Hearing the houfe was empty, came to town;
And, with a licence from our good Lord Mayor,
Went to one Griffith, formerly a player;
Him we perfuaded, with a moderate bribe,
To speak to Erlington and all the tribe,
To let our company fupply their places,
And hire us out their fcenes, and clothes, and faces.
Is not the truth the truth? Look full on me;
I am not Erlington, nor Griffith he.
When we perform, look fharp among our crew,
's not a creature here you ever knew.
The former folks were fervants to the king;
We, humble ftrollers, always on the wing.
Now, for my part, I think upon the whole,
Rather than ftarve, a better man would firol'.
Stay, let me fee-Three hundred pounds a year,
For leave to act in town! "Tis plaguy dear.
Now, here's a warrant; Gallants, please to mark,
For three thirteens and fixpence to the clerk.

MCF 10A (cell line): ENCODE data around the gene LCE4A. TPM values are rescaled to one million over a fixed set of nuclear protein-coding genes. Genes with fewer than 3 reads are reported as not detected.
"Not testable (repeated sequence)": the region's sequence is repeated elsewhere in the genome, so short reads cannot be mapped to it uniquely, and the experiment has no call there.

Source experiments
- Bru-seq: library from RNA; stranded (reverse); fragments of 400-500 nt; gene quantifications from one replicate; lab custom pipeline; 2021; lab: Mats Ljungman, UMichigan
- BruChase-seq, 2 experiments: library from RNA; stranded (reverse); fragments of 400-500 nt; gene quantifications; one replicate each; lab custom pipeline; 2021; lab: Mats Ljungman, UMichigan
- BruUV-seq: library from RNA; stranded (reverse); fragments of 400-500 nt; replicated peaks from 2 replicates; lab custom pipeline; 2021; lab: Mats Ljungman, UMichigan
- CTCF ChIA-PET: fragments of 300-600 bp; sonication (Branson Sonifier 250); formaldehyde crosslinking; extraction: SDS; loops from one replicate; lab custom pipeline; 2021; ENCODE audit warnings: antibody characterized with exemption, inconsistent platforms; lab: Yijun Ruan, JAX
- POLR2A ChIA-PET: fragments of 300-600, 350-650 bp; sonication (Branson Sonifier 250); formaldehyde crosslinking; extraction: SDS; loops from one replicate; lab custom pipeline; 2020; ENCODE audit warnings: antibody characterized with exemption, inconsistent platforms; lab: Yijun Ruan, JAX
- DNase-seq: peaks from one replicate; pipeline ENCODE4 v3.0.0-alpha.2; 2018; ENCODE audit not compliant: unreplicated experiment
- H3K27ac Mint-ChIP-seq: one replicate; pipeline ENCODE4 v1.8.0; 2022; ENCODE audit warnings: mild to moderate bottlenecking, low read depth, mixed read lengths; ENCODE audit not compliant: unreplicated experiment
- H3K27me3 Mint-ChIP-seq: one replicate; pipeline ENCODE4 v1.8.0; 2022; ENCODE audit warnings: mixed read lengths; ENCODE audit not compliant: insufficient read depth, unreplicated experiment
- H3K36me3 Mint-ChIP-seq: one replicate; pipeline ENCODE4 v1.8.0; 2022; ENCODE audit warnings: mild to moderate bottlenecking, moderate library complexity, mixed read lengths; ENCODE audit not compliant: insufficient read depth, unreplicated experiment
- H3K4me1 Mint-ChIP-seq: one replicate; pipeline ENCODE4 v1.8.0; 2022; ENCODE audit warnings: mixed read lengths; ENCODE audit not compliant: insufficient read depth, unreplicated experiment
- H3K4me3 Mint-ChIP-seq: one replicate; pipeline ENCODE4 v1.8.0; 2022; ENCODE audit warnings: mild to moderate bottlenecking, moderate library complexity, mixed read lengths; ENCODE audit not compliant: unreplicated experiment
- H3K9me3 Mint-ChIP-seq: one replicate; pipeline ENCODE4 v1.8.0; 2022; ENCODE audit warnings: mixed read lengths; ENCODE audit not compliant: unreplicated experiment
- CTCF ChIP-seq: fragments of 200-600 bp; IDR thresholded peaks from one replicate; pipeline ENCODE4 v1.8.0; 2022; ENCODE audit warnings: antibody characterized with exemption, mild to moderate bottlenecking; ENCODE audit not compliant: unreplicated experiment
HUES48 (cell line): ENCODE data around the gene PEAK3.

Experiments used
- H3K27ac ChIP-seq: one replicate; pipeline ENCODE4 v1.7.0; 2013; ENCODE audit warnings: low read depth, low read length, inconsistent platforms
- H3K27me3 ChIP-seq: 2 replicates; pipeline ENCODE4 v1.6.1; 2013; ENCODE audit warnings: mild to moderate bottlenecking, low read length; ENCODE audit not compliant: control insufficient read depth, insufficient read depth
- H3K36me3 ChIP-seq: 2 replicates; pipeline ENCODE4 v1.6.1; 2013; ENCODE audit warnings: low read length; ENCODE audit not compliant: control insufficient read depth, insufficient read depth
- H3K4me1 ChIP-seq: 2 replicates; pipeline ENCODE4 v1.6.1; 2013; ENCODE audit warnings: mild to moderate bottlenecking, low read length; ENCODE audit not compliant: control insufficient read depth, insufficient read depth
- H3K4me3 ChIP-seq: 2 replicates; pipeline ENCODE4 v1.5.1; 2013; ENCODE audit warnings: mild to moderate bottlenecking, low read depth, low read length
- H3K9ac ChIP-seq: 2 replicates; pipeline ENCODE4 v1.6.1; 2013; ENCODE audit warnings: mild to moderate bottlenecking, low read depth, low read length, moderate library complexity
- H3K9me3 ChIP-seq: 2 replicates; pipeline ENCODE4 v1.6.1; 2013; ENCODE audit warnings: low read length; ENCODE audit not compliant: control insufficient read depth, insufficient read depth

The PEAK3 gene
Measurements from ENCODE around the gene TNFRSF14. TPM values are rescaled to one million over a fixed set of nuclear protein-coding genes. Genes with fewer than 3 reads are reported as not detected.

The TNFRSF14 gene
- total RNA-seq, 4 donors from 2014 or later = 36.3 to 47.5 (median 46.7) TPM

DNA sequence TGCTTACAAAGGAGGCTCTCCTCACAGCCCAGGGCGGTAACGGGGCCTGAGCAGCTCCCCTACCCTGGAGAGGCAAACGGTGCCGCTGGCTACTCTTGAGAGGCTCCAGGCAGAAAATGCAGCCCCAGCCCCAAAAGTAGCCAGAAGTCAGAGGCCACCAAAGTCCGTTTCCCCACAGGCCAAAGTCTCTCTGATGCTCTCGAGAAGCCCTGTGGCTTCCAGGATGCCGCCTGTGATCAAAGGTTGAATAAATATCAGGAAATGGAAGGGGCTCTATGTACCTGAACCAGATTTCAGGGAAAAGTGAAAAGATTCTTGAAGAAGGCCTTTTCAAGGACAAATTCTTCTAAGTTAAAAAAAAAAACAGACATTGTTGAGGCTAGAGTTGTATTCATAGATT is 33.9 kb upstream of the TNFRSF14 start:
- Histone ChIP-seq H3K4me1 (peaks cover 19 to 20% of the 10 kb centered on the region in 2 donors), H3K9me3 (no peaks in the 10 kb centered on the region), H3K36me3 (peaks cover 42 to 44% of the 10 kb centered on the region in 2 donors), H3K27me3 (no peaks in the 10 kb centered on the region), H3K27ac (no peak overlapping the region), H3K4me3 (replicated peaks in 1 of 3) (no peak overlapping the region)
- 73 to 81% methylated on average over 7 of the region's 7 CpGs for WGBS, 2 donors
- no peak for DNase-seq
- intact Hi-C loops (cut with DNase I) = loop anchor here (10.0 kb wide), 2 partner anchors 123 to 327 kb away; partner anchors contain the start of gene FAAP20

Three hundred pounds! Were I the price to fix,
The public fhould bestow the actors fix.
A fcore of guineas, given underhand,
For a good word or fo, we understand.
To help an honeft lad, that's out of place,
May coft a crown or fo; a common cafe:
And, in a crew, 'tis no injuftice thought
To fhip a rogue, and pay him not a groat.
But, in the chronicles of former ages,
Who ever heard of fervants paying wages?
I pity Erlington with all my heart;
Would he were here this night to act my part!
I told him what it was to be a stroller;
How free we acted, and had no comptroller:
In every town we wait on Mr. Mayor,
First get a licence, then produce our ware;
We found a trumpet, or we beat a drum;
Huzza! the (school-boys roar) the players are come!
And then we cry, to fpur the bumpkins on,
Gallants, by Tuesday next we must be gone.
3 told him, in the smootheft way I could,